Module in Conjunctions

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  • Topic: Grammatical conjunction, Dependent clause, Clause
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Module
In
Introduction to Linguistic
(CONJUNCTIONS)

Submitted by
Joana Jane D. Santos
Year and Section
BSEDE-3-1
Conjunctions
Are…..Submitted to
Ronald Allan Casido

What is Conjunction?
* A Conjunction is a word or phrases that connect other words or group of words. * Conjunction is like glue. It helps things to stick together.

Example:
I went to the market to buy milk, eggs and bread.

* Conjunctions connect two prepositional phrases
Example:
I went skiing down the hill and past the trees.

* Conjunction can connect two sentences or clauses.
* When two sentences are joined, a comma MUST be placed before the conjunction. Example:
I played cards for awhile but then I played chess.

Types of Conjuctions
1. Coordinating Conjunctions
2. Subordinating Conjunctions
3. Correlative Conjunctions

1. Coordinating Conjunctions

* They connect words, phrases, and clauses, which are sentences. * They connect things of equal value.
(This means that they would connect a noun with another noun or a prepositional phrase with another prepositional phrase.)

* There are seven coordinating conjunctions:
for
or
but
and

so
yet
nor

* Coordinating Conjunction affects the meaning of your sentence.

Popcorn Pizza

* “And” connects things that are alike or joined together.
Example:
I want popcorn and pizza.

* But” is used to connect things that are different or separated.
Example:
I want popcorn but not pizza.

* “Or” is used to offer a choice.
Example:
Do I want popcorn or pizza?

* “Nor” is used to offer a negative choice.
Example:
I do not want popcorn nor pizza.

* “Yet” is used to show a change. When it is used to combine two sentences, you must put a comma before it.
Example:
I want popcorn, yet I also want pizza.

* “So” is used to show a relationship between things. When it is used to combine two sentences, you must put a comma before it.
Example:
I want popcorn, so I made some.

* “For” is also used to show a relationship between things. When it is used to combine two sentences, you must put a comma before it.
Example:
I ordered a pizza, for I was hungry.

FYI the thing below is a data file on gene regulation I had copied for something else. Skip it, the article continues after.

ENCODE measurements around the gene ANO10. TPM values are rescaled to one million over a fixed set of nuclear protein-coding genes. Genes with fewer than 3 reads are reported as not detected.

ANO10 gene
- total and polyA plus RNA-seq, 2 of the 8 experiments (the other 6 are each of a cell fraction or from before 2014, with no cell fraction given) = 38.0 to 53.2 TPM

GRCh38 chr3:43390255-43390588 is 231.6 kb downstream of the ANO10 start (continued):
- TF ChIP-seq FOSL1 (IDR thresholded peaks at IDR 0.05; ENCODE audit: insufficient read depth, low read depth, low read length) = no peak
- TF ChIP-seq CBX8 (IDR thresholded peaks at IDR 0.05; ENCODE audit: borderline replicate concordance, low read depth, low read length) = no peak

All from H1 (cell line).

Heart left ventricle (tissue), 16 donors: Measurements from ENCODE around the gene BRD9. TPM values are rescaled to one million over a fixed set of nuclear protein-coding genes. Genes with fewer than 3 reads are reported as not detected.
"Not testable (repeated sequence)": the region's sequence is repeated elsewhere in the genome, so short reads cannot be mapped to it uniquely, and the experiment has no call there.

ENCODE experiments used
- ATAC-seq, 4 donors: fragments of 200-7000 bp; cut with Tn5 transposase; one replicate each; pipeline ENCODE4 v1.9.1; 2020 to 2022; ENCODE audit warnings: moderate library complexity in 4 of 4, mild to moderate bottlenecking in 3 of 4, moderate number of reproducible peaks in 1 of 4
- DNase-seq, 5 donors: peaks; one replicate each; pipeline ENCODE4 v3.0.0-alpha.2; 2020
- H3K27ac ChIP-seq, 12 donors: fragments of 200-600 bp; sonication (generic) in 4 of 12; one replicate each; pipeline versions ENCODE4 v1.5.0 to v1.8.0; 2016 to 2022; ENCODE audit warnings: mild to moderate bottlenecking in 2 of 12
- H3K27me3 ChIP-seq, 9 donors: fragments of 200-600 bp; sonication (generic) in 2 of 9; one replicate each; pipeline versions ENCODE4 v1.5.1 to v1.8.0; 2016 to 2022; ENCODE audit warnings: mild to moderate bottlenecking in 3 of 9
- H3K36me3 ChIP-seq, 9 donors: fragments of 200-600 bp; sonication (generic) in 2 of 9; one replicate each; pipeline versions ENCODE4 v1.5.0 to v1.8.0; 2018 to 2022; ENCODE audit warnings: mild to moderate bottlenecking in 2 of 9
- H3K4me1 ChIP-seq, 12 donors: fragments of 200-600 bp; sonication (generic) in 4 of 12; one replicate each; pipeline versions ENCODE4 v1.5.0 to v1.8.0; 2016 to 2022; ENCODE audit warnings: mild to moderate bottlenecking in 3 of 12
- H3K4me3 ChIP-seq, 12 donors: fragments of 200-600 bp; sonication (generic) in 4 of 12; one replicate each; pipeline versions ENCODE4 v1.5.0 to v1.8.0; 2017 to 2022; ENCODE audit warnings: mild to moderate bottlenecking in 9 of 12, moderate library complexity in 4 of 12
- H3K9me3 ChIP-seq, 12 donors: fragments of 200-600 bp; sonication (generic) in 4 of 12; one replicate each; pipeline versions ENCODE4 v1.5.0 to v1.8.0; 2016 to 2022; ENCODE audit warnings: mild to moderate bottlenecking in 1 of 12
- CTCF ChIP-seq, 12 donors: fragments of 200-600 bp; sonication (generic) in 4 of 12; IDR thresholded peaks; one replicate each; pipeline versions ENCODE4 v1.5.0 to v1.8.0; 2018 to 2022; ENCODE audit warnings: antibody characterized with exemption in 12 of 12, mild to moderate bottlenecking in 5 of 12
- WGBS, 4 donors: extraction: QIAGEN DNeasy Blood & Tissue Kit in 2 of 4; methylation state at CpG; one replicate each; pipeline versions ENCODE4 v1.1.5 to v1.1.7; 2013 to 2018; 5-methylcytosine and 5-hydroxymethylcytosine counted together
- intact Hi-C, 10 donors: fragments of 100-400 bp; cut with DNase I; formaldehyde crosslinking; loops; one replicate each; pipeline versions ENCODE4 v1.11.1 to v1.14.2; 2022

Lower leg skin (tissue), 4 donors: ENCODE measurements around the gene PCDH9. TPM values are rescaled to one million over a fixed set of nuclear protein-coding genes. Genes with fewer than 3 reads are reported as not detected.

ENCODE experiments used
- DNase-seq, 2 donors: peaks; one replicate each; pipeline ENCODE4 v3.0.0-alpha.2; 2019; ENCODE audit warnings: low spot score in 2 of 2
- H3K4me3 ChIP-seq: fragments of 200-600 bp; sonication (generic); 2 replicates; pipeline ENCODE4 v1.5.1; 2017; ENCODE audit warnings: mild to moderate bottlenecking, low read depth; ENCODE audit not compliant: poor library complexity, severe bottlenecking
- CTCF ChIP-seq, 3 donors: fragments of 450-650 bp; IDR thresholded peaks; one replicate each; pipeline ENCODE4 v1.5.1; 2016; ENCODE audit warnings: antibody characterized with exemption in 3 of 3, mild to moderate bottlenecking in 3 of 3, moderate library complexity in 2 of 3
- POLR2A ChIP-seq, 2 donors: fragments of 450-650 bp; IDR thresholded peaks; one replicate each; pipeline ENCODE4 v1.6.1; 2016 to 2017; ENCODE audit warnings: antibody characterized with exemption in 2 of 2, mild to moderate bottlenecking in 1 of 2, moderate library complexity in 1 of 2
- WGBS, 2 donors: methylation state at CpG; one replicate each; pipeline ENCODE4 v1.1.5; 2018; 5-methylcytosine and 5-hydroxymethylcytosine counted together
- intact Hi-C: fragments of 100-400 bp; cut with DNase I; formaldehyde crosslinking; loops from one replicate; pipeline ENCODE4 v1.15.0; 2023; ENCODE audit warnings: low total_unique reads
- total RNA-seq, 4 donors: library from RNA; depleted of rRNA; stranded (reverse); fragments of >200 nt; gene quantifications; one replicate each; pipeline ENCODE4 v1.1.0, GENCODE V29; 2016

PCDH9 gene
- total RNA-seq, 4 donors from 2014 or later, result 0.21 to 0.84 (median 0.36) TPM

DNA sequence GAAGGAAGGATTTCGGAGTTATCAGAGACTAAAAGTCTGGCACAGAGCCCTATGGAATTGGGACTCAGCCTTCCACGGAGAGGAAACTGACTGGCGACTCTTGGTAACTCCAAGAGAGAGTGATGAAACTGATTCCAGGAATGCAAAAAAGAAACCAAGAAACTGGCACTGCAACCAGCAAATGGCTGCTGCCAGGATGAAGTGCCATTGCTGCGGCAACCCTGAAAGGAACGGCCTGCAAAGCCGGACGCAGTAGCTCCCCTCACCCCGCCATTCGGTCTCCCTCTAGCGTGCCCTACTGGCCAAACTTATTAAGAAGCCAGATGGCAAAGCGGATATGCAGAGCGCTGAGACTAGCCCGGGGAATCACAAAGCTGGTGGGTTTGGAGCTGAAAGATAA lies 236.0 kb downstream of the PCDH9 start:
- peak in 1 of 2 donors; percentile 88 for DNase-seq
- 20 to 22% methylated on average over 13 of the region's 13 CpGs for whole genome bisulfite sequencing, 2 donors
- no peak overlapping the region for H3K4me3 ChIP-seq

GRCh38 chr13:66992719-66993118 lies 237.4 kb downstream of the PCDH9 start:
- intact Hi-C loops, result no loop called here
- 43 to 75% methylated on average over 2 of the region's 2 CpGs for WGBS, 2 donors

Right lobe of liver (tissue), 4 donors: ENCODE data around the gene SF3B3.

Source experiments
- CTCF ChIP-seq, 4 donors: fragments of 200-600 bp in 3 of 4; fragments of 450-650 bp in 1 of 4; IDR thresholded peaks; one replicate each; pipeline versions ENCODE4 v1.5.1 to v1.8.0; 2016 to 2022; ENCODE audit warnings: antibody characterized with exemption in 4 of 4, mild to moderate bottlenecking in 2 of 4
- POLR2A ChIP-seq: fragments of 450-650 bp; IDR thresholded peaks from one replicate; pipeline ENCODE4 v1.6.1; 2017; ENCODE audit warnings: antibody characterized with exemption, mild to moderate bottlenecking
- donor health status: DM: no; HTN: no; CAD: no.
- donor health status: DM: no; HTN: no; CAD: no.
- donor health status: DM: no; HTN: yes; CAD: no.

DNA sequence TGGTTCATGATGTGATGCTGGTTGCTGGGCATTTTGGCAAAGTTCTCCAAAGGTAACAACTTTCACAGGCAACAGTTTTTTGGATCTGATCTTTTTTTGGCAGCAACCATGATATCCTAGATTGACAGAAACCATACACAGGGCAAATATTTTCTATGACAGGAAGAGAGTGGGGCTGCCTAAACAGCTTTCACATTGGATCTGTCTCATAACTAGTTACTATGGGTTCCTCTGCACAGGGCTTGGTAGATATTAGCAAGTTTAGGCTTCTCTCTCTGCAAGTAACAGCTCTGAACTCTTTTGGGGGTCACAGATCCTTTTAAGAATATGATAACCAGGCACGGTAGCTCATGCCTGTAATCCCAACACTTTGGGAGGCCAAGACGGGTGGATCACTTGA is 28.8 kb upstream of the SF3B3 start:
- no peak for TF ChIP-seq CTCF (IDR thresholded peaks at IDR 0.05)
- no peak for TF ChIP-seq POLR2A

2. Subordinating Conjunctions

* Subordinating Conjunctions introduces a dependent clause and indicates the nature of the relationship among the independent clause(s) and the dependent clause(s). * Connects things which are not equal. One is less important than the other. * The subordinating conjunction must come first before the dependent idea in a sentence.

after| as| although| because| before| How| If| Once| Since| Than| That| Though| Till| Until| When| Whether| while| |

Example:

* When the dependent idea comes first, it must be separated from the main idea with comma.

Example:
* Since you didn’t play, we lost the game.
Subordinating conjunction: Since
Dependent idea: you didn’t play
Main: we lost the game
(note the comma)

* Troy studied hard so that he could get good grades.
Sub:
Dependent idea: he could get good grades
Main: Troy studied hard
(note the lack of a comma)

* After she had learned to drive, Alice felt more independent. * If  the paperwork arrives on time, your cheque will be mailed on Tuesday. * Gerald had to begin his thesis over again when his computer crashed.

Midwifery advocates argue that home births are safer because he mother and baby are exposed to fewer people and fewer germs.

3. Correlative Conjunction
* Another type of conjunction is called correlative conjunctions. * Correlative conjunctions connect words, phrases, and clauses, which are sentences. * Correlative conjunctions connect things of equal...
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